(Topic ID: 236754)

Looking for sage advise

By ProjectSmoke

2 years ago


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  • 35 posts
  • 24 Pinsiders participating
  • Latest reply 2 years ago by pinnyheadhead
  • Topic is favorited by 3 Pinsiders

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#16 2 years ago
Quoted from TomyAtomic:

How much technical wizardry is needed for basic troubleshooting and upkeep of late 90s and early 2000s games? And are there any specific “popular” pins for new collectors to avoid due to reliability and repair complexity issues?

None, if you have a fat wallet and live in an area with good techs who do house calls.

Or, at least a willingness and open mind. There's a lot of help to be had here, especially for people willing to help themselves. Most games have mechanical schematics that help you see what goes where. Mechanical issues tend to be fairly simple - once you stop looking at the giant box of moving parts and focus on just the mech that's giving you trouble. Soldering lugs, no big deal. Electronics issues, might be a bit more to learn on; but there are people you can send boards to who are experts. Even then, a lot of issues like identifying a blown driver transistor, there are guides here on how to use specific tools, and spotting the bad part is as simple as "which one isn't like the others".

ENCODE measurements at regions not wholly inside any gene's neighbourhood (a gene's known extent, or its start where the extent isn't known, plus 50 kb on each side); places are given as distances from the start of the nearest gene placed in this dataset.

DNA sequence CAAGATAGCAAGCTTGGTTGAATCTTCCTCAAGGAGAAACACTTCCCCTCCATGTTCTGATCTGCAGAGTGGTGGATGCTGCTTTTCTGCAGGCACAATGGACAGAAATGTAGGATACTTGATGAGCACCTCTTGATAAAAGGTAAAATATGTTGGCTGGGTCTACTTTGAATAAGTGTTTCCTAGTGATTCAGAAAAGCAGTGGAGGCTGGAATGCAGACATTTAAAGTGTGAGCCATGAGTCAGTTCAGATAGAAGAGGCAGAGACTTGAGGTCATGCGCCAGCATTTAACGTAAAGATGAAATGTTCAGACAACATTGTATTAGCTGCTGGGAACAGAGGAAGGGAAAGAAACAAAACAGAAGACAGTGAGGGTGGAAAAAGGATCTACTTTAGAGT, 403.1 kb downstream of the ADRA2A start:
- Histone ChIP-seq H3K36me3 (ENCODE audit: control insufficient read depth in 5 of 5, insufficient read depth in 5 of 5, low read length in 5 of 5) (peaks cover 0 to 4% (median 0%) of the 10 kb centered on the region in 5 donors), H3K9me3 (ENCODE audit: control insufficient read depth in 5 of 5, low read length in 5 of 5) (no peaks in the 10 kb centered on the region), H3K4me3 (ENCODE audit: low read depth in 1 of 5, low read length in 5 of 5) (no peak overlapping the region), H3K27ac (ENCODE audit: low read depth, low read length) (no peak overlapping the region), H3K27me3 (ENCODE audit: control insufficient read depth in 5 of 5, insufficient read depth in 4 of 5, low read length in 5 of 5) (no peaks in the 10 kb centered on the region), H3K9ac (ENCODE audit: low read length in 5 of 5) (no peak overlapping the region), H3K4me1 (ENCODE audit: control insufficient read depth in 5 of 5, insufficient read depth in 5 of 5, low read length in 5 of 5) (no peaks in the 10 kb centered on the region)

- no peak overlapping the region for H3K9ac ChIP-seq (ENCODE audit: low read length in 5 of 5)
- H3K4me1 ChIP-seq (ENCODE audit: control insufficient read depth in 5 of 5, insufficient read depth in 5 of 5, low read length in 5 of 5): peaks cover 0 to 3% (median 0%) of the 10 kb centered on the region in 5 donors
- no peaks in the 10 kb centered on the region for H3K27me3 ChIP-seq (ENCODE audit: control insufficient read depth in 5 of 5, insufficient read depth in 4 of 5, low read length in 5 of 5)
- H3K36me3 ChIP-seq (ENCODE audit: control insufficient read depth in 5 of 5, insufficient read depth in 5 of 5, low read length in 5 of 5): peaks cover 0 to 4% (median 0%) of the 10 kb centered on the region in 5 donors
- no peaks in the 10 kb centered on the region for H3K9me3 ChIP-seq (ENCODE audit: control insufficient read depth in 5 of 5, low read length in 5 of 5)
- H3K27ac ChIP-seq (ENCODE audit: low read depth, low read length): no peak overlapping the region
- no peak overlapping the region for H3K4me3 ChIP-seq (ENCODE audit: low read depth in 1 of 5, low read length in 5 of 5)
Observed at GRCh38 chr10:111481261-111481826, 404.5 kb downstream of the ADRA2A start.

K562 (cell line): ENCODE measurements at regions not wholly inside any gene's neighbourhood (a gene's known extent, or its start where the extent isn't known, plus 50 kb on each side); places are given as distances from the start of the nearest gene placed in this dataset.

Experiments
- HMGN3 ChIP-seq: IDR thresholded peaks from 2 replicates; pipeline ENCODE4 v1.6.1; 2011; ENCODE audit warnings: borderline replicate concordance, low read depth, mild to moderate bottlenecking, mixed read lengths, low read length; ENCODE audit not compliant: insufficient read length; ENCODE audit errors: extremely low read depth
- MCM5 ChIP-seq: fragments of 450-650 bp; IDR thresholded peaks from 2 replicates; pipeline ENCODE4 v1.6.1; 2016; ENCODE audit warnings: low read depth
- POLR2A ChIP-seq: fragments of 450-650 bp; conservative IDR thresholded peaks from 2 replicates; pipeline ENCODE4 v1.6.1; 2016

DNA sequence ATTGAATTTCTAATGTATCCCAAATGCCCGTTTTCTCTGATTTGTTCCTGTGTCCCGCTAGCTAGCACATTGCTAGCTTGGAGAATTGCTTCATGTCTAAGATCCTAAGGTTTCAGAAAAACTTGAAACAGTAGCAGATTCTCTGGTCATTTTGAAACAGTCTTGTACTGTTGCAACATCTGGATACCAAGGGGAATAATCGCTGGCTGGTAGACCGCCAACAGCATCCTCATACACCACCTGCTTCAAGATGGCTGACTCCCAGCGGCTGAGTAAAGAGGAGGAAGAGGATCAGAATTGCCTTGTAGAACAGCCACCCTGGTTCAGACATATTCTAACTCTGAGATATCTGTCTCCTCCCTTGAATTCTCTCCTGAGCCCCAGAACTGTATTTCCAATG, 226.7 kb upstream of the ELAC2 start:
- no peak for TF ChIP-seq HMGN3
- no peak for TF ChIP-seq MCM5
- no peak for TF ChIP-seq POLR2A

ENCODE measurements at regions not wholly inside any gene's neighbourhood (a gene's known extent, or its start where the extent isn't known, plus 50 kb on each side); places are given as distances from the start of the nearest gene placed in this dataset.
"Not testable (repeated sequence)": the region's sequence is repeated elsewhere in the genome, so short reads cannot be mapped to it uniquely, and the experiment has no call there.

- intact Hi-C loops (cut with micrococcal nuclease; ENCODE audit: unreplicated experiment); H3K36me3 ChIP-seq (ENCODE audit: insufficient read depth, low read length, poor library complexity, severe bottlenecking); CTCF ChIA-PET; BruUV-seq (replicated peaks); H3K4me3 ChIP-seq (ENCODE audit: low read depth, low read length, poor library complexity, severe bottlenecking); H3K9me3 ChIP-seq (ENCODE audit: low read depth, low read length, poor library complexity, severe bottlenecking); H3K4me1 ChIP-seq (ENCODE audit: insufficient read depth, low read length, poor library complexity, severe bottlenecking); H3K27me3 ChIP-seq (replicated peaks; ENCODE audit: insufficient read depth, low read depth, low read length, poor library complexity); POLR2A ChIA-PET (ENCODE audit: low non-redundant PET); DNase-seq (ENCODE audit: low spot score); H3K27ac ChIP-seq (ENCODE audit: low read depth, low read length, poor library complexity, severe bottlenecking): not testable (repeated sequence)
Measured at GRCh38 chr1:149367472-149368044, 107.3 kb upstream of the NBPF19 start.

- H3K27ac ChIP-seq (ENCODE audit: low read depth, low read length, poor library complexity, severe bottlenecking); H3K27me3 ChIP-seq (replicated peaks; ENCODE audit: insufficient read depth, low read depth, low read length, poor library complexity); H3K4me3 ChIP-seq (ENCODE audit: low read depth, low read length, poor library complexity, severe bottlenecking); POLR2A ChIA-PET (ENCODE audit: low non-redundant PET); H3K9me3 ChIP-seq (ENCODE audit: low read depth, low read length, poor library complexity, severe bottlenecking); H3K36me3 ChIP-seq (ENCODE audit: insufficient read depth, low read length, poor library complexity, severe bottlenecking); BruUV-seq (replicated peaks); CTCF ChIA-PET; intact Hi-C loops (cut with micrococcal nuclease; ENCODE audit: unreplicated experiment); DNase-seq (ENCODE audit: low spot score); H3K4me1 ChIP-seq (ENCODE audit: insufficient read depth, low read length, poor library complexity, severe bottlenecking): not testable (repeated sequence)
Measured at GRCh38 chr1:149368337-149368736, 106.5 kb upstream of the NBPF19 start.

Pinside is a great resource, but only if you articulate what you're seeing, what you've tried, your observations when troubleshooting. Pictures (clear, in focus, well lit) help immensely. The more effort you put into it, the more help you'll get.

pinwiki.com is a fantastic resource, *especially* for WPC-era games. A bit less so for Stern (at least for electronics).

vid1900 has guides here on pinside on just about everything. He's a cranky bastard but his advice and tutorials are pretty solid! I know I own him beer for the trouble he's saved me, whether he knows it or not.

You may find locals who are willing to come *help*. Key word: Help. Learn from them. Don't just treat them like an unpaid tech.

Or, see the earlier fat wallet comment.

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